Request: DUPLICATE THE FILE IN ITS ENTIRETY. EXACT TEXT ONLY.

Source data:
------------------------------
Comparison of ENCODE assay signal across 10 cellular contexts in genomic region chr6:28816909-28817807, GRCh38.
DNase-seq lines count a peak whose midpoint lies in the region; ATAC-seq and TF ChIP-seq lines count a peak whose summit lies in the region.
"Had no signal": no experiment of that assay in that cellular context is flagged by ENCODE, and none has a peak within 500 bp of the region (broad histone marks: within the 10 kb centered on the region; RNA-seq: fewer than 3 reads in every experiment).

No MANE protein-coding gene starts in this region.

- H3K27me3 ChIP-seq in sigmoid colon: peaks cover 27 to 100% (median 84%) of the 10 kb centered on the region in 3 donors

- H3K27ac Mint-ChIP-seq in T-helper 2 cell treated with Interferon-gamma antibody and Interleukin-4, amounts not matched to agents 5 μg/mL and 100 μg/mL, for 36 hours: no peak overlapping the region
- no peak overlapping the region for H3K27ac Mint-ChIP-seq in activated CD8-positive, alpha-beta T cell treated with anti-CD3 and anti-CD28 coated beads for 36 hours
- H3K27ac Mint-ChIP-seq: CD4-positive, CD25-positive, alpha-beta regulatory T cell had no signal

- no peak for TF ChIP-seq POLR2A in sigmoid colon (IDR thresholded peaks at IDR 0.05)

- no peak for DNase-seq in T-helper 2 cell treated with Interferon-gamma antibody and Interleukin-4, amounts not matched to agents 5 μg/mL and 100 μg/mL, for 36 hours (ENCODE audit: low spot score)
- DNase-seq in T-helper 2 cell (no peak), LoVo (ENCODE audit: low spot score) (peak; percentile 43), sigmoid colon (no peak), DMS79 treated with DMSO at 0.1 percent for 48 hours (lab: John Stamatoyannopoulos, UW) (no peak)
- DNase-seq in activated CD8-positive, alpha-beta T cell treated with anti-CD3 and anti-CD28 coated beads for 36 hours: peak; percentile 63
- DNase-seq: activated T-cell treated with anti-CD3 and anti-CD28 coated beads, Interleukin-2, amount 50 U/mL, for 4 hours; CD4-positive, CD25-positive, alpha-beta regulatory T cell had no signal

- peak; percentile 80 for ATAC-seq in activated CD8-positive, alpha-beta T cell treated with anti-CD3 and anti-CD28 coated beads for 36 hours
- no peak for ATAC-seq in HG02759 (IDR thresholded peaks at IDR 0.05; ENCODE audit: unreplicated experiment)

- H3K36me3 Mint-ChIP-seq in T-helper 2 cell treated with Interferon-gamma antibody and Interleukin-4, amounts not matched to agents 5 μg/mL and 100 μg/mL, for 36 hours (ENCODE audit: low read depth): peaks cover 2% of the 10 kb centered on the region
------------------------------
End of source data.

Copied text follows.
Comparison of ENCODE assay signal across 10 cellular contexts in genomic region chr6:28816909-28817807, GRCh38.
DNase-seq lines count a peak whose midpoint lies in the region; ATAC-seq and TF ChIP-seq lines count a peak whose summit lies in the region.
"Had no signal": no experiment of that assay in that cellular context is flagged by ENCODE, and none has a peak within 500 bp of the region (broad histone marks: within the 10 kb centered on the region; RNA-seq: fewer than 3 reads in every experiment).

No MANE protein-coding gene starts in this region.

- H3K27me3 ChIP-seq in sigmoid colon: peaks cover 27 to 100% (median 84%) of the 10 kb centered on the region in 3 donors

- H3K27ac Mint-ChIP-seq in T-helper 2 cell treated with Interferon-gamma antibody and Interleukin-4, amounts not matched to agents 5 μg/mL and 100 μg/mL, for 36 hours: no peak overlapping the region
- no peak overlapping the region for H3K27ac Mint-ChIP-seq in activated CD8-positive, alpha-beta T cell treated with anti-CD3 and anti-CD28 coated beads for 36 hours
- H3K27ac Mint-ChIP-seq: CD4-positive, CD25-positive, alpha-beta regulatory T cell had no signal

- no peak for TF ChIP-seq POLR2A in sigmoid colon (IDR thresholded peaks at IDR 0.05)

- no peak for DNase-seq in T-helper 2 cell treated with Interferon-gamma antibody and Interleukin-4, amounts not matched to agents 5 μg/mL and 100 μg/mL, for 36 hours (ENCODE audit: low spot score)
- DNase-seq in T-helper 2 cell (no peak), LoVo (ENCODE audit: low spot score) (peak; percentile 43), sigmoid colon (no peak), DMS79 treated with DMSO at 0.1 percent for 48 hours (lab: John Stamatoyannopoulos, UW) (no peak)
- DNase-seq in activated CD8-positive, alpha-beta T cell treated with anti-CD3 and anti-CD28 coated beads for 36 hours: peak; percentile 63
- DNase-seq: activated T-cell treated with anti-CD3 and anti-CD28 coated beads, Interleukin-2, amount 50 U/mL, for 4 hours; CD4-positive, CD25-positive, alpha-beta regulatory T cell had no signal

- peak; percentile 80 for ATAC-seq in activated CD8-positive, alpha-beta T cell treated with anti-CD3 and anti-CD28 coated beads for 36 hours
- no peak for ATAC-seq in HG02759 (IDR thresholded peaks at IDR 0.05; ENCODE audit: unreplicated experiment)

- H3K36me3 Mint-ChIP-seq in T-helper 2 cell treated with Interferon-gamma antibody and Interleukin-4, amounts not matched to agents 5 μg/mL and 100 μg/mL, for 36 hours (ENCODE audit: low read depth): peaks cover 2% of the 10 kb centered on the region